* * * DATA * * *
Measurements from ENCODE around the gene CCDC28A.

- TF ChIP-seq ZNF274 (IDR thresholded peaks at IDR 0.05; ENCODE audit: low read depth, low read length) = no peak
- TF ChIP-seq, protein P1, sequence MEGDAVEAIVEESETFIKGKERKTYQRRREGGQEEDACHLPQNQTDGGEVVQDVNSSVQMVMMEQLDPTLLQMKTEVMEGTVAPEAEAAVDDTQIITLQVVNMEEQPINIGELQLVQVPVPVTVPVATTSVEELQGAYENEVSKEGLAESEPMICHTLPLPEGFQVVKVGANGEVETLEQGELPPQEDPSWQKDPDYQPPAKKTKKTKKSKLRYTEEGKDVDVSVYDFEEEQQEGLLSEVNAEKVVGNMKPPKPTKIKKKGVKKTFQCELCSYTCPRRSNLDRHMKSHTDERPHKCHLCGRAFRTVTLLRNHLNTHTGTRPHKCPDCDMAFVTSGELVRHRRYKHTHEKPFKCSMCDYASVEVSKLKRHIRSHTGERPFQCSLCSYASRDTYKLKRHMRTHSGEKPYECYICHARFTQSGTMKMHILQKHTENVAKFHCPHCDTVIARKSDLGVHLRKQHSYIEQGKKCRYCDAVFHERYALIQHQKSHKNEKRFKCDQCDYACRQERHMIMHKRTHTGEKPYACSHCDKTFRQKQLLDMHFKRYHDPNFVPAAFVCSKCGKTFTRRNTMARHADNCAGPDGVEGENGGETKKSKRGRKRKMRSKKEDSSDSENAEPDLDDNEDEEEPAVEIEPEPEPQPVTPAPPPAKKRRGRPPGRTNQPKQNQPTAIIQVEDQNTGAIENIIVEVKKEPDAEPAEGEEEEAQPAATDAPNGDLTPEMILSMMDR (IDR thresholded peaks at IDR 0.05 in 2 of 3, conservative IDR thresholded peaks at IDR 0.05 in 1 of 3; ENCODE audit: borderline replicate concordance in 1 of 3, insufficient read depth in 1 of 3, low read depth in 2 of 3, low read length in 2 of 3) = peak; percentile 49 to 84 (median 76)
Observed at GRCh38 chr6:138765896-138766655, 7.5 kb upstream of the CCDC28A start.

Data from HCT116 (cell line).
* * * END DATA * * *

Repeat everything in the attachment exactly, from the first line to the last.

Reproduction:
Measurements from ENCODE around the gene CCDC28A.

- TF ChIP-seq ZNF274 (IDR thresholded peaks at IDR 0.05; ENCODE audit: low read depth, low read length) = no peak
- TF ChIP-seq, protein P1, sequence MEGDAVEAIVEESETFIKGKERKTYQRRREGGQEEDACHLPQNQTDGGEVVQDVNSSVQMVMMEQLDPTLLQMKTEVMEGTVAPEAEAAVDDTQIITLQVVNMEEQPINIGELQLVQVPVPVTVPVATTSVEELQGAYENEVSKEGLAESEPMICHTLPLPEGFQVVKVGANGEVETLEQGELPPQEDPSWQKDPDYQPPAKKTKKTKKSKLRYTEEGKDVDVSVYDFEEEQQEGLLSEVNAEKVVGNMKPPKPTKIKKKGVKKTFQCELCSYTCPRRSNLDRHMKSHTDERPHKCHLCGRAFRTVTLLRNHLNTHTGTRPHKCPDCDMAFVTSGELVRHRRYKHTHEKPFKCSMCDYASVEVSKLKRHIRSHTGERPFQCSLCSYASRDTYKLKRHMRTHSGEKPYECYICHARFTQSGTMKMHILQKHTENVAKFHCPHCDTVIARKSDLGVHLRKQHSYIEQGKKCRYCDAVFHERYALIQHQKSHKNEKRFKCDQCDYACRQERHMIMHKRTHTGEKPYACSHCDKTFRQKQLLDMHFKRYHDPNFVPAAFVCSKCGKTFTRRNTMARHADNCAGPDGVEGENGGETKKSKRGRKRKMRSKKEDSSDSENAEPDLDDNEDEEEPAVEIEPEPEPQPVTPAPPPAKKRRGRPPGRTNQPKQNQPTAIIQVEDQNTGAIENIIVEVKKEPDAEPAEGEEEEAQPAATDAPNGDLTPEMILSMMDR (IDR thresholded peaks at IDR 0.05 in 2 of 3, conservative IDR thresholded peaks at IDR 0.05 in 1 of 3; ENCODE audit: borderline replicate concordance in 1 of 3, insufficient read depth in 1 of 3, low read depth in 2 of 3, low read length in 2 of 3) = peak; percentile 49 to 84 (median 76)
Observed at GRCh38 chr6:138765896-138766655, 7.5 kb upstream of the CCDC28A start.

Data from HCT116 (cell line).